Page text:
I wrote here about the relationship between the microbiome and mood disorders, such as anxiety and depression. But the connection between the gut and the brain goes much deeper than that. In fact, it appears that imbalance in the microbiome may actually be a causative factor in various types of neurodevelopmental disorders, including (but not limited to) autism.
Last week’s article discussed the association between inflammation generally and brain injury. Gut inflammation is one mechanism by which that can occur, triggering high levels of inflammatory cytokines in the brain. This connection is called the gut-brain axis.
What the Gut-Brain Axis is
The gut-brain axis describes the way in which the gut influences the brain, and vice versa. But the gut-brain axis describes a bidirectional process: imbalance in gut flora can trigger dysfunction in the brain, but dysfunction in the brain can likewise cause dysfunction in the gut.
Leaky Gut —> Leaky Brain
Overgrowth of bad bacteria, be it SIBO or some other type of dysbiotic (bad) bacteria, produces toxic byproducts that can contribute to the phenomenon known as “leaky gut syndrome”. This is when the junctions in the small intestine are “loose” enough (due to inflammation) to allow intestinal contents to leak out into the bloodstream. This can produce metabolic endotoxemia, leading to systemic inflammation, as well as weaken the junctions of the blood brain barrier.
Young children are especially susceptible to brain inflammation, as their brains are in process of development. A permeable blood brain barrier may impair the process, setting the child up for autism.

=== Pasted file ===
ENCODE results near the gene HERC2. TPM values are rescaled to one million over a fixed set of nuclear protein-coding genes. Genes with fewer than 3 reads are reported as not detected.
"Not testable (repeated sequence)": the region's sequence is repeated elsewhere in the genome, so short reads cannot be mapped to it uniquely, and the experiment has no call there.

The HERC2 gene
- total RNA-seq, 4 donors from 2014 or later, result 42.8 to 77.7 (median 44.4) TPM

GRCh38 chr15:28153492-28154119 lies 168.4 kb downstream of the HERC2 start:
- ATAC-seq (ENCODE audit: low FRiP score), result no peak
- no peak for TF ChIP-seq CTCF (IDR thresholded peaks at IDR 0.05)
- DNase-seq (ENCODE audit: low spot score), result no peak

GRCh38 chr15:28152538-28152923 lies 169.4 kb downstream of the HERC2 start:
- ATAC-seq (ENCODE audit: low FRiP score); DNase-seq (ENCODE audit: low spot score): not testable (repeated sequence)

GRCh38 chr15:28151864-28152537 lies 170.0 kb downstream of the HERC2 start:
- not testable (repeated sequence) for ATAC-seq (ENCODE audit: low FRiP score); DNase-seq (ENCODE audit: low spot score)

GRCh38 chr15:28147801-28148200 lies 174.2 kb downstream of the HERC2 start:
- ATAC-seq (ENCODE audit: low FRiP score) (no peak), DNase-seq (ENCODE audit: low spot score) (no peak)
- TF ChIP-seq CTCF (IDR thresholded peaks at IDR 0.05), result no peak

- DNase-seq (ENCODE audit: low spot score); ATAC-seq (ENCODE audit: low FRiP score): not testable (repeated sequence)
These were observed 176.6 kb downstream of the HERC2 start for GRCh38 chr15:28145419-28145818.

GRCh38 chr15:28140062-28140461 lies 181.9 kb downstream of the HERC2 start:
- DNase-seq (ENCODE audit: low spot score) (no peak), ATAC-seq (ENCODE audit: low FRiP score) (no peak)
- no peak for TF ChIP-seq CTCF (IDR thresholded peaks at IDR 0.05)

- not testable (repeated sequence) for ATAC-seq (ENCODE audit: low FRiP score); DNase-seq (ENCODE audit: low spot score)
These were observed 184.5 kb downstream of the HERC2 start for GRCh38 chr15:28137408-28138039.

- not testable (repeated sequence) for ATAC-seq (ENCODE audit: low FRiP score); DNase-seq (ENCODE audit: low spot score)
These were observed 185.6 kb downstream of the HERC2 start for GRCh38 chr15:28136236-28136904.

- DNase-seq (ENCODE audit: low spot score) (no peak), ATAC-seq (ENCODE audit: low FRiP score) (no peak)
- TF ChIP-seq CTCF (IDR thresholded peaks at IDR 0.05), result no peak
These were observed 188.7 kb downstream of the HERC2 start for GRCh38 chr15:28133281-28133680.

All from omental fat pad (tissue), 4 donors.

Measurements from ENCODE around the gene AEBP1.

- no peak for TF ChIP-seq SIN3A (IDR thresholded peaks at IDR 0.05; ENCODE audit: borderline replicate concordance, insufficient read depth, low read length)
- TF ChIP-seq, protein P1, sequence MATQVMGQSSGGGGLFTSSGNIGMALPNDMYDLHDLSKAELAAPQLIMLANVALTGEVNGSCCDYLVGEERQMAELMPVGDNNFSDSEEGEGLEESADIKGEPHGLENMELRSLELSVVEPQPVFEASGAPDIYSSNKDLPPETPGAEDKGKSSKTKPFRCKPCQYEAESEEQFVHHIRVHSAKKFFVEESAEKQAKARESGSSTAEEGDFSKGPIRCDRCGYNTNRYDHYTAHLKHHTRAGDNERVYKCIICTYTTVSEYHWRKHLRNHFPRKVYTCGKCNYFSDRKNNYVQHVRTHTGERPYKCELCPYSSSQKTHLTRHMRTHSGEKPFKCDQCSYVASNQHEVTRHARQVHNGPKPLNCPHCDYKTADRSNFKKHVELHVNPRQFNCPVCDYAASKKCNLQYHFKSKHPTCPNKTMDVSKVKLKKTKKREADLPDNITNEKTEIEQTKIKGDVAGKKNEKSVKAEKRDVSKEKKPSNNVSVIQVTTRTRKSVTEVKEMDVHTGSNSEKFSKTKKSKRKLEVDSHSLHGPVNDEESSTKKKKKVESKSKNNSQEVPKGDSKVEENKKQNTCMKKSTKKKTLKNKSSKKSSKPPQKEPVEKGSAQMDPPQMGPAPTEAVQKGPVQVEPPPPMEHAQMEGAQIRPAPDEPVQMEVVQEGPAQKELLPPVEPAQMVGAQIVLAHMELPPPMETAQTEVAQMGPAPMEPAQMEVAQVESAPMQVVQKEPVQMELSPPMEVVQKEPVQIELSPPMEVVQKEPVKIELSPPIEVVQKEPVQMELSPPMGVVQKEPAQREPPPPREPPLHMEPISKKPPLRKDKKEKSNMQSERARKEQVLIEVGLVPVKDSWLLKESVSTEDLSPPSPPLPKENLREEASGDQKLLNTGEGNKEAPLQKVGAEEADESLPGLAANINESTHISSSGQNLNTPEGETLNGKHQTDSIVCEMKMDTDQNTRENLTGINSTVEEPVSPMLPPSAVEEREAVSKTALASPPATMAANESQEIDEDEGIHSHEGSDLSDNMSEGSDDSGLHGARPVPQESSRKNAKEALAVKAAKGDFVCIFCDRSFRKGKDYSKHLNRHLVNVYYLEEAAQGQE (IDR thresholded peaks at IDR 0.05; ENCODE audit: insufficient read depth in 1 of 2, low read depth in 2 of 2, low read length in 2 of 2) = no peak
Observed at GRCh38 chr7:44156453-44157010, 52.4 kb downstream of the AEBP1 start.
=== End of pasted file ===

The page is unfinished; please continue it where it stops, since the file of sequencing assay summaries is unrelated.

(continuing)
This study specifically links this process with propionic acid, produced by bacteria such as clostridia, bacteroidetes, and desulfovibrio. This study shows that propionic acid triggers neuroinflammation in animals, leading to autism-like behaviors. This study further demonstrates that propionic acid increases oxidative stress, depletes glutathione (the most powerful antioxidant in the body, critical for detoxification), and affects phospholipids, also critical for detoxification. Correspondingly, some late-stage autism seems to improve with the antibiotic vancomycin, absorbed only in the gut.
While propionic acid seems to be more associated with those types of bacteria, SIBO (overgrowth of bacteria in the small intestine) is also associated with worsening autistic symptoms.
Leaky Brain —> Leaky Gut: It Cuts Both Ways
As it turns out, the inflammation subsequent to a traumatic brain injury also impacts the gut, which can in turn contribute to sustained inflammation in the brain. This may be in part because inflammatory cytokines can alter gut motility–and slower gut motility is a setup for dysbiosis.
Restoring the integrity of the microbiome therefore has therapeutic potential.
While GI distress such as gas, bloating, constipation, and diarrhea are obvious signs that the microbiome may be disrupted, we’ve long known that kids with behavioral disorders, including autism, nearly always also have gut dysfunction. We may not have realized before just how central the gut might be to the pathology in general.